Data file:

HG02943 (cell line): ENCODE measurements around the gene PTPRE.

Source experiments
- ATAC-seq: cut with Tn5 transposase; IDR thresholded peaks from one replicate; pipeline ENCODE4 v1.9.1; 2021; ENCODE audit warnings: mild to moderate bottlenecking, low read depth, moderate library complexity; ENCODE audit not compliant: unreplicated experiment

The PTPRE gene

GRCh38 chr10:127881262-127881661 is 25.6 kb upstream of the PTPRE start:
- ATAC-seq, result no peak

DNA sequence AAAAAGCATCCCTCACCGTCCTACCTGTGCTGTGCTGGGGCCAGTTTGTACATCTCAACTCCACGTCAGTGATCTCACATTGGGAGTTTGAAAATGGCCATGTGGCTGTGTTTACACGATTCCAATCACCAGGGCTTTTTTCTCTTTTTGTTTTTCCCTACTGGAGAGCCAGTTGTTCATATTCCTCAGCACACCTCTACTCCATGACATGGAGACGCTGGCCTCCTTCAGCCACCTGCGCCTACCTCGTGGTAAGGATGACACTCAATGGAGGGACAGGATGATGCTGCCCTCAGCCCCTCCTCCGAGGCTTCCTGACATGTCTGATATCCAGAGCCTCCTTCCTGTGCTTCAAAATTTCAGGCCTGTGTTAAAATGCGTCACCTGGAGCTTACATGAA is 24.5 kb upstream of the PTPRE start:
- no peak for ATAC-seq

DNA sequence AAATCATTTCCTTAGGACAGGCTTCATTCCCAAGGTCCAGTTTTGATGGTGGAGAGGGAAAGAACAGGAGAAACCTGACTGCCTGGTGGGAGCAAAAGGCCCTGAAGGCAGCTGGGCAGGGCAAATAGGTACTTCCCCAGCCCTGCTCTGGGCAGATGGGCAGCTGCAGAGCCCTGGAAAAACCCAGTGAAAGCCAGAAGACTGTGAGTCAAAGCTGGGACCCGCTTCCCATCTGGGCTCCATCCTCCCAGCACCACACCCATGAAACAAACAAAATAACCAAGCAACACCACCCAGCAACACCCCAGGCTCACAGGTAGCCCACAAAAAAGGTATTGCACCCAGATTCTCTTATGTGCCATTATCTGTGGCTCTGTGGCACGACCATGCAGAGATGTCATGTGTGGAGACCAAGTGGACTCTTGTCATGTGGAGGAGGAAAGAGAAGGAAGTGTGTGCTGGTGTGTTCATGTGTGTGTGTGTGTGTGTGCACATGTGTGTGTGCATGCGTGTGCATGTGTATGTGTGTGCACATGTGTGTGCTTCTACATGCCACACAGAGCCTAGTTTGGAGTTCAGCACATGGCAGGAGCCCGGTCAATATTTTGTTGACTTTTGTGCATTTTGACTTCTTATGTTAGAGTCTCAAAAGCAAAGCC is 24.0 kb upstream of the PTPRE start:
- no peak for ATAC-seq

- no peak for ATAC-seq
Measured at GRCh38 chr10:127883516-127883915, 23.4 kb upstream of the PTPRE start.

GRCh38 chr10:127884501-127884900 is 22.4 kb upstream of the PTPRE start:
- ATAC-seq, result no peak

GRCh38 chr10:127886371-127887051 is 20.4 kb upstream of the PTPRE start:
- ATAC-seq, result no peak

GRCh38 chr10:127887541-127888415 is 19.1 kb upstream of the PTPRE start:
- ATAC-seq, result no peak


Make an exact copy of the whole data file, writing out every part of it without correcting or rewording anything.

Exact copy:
HG02943 (cell line): ENCODE measurements around the gene PTPRE.

Source experiments
- ATAC-seq: cut with Tn5 transposase; IDR thresholded peaks from one replicate; pipeline ENCODE4 v1.9.1; 2021; ENCODE audit warnings: mild to moderate bottlenecking, low read depth, moderate library complexity; ENCODE audit not compliant: unreplicated experiment

The PTPRE gene

GRCh38 chr10:127881262-127881661 is 25.6 kb upstream of the PTPRE start:
- ATAC-seq, result no peak

DNA sequence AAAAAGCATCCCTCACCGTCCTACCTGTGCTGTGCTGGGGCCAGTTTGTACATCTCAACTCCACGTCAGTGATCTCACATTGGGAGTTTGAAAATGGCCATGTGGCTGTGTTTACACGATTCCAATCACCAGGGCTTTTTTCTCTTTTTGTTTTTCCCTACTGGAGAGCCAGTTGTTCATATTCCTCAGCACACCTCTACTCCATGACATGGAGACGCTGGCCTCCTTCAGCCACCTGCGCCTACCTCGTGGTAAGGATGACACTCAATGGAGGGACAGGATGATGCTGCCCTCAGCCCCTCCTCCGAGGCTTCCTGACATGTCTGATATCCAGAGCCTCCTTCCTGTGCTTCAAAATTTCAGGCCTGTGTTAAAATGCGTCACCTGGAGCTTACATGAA is 24.5 kb upstream of the PTPRE start:
- no peak for ATAC-seq

DNA sequence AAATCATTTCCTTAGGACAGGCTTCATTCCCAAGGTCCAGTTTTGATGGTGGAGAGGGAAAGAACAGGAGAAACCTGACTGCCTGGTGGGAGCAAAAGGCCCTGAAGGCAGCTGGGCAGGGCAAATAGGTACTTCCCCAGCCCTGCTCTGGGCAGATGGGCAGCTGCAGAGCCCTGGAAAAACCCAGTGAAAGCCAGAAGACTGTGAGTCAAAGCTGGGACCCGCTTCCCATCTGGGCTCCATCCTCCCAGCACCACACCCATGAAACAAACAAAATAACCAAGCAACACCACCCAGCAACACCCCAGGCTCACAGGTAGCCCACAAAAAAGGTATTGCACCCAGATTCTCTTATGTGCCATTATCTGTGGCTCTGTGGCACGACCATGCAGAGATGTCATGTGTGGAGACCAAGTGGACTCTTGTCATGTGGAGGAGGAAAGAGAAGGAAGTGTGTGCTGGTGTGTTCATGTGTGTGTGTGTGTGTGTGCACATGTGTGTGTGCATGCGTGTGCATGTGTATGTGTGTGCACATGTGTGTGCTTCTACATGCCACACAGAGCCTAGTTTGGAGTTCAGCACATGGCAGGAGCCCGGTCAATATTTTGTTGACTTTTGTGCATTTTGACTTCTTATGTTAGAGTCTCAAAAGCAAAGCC is 24.0 kb upstream of the PTPRE start:
- no peak for ATAC-seq

- no peak for ATAC-seq
Measured at GRCh38 chr10:127883516-127883915, 23.4 kb upstream of the PTPRE start.

GRCh38 chr10:127884501-127884900 is 22.4 kb upstream of the PTPRE start:
- ATAC-seq, result no peak

GRCh38 chr10:127886371-127887051 is 20.4 kb upstream of the PTPRE start:
- ATAC-seq, result no peak

GRCh38 chr10:127887541-127888415 is 19.1 kb upstream of the PTPRE start:
- ATAC-seq, result no peak